Germany Supports Bayer and Dow in EU Battle over Multi-Herbicide GM Soybeans

Posted on Jul 20 2017 - 10:58pm by Sustainable Pulse

The German government abstained Monday in a vote on allowing EU imports of new multi-herbicide genetically modified soybeans and thereby effectively supported the business interests of Bayer and Dow AgroSciences.


Bayer and Dow AgroSciences want the EU to approve two new genetically modified soybeans for import and usage in food and feed. Both these new soybean plants have been engineered to be resistant to three toxic herbicides known to leave residues after harvest. According to the data available, consumption of the soybeans is likely to pose health risks.

In the vote on Monday this week, the majority of EU member states voted against authorisation of the soybeans. The abstention of Germany was a decisive reason for why the vote failed to return a qualified majority. As things stand, a second vote on the import of these GM soybeans will take place in mid-September.

“Economic interests, such as those of Bayer, should not have priority over the broader interests of society,” says Christoph Then for Testbiotech. “We want the rules to be obeyed. Approval for genetically engineered plants cannot be given if the risks they pose are not sufficiently investigated.”

Testbiotech points out that the herbicides are known to leave residues after harvest, which are thought to pose significant health risks. According to the European Food Safety Authority EFSA, the existing data is not sufficient to assess the health risks. Therefore, Testbiotech is demanding that the political decision-makers reject the applications.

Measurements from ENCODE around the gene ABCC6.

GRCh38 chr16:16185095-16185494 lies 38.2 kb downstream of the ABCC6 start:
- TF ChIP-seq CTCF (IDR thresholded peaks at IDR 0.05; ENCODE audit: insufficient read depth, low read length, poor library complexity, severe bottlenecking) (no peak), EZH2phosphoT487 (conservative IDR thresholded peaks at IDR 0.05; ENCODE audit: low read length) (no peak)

Testbiotech is seeing increasing political support: The Committee for the Environment at the EU Parliament recently made explicit demands for the assessment of residues from spraying GMO crops before market authorisation is granted. Further, in a letter to Testbiotech, the German Minister for the Environment, Barbara Hendricks backed demands to raise standards in the risk assessment of genetically engineered plants.

In a letter to Testbiotech and GeneWatch UK, the responsible EU Commissioner Vytenis Andriukaitis admitted in January that “it is true that the legislation requires cumulative and synergistic effects of pesticide residues to be considered,”

The pending applications concern three soybean events that have been made resistant to two or more herbicides:

  • Glyphosate – which the international expert group IARC has classified as being possibly carcinogenic;
  • Glufosinate – which is classified as being toxic for the reproductive system and is supposed to be removed from the market by end July 2018;
  • Isoxaflutole – which is suspected by EFSA of causing cancer in humans;
  • 2,4-D – which, according to recent publications, is suspected of giving rise to cancerogenic metabolites in the plants.

In the U.S., Brazil and Argentina, where the genetically engineered soybeans are cultivated, further additives are mixed into the herbicide formulations. It is known that some these additives show a higher toxicity than the single substances and are therefore no longer allowed in the EU.

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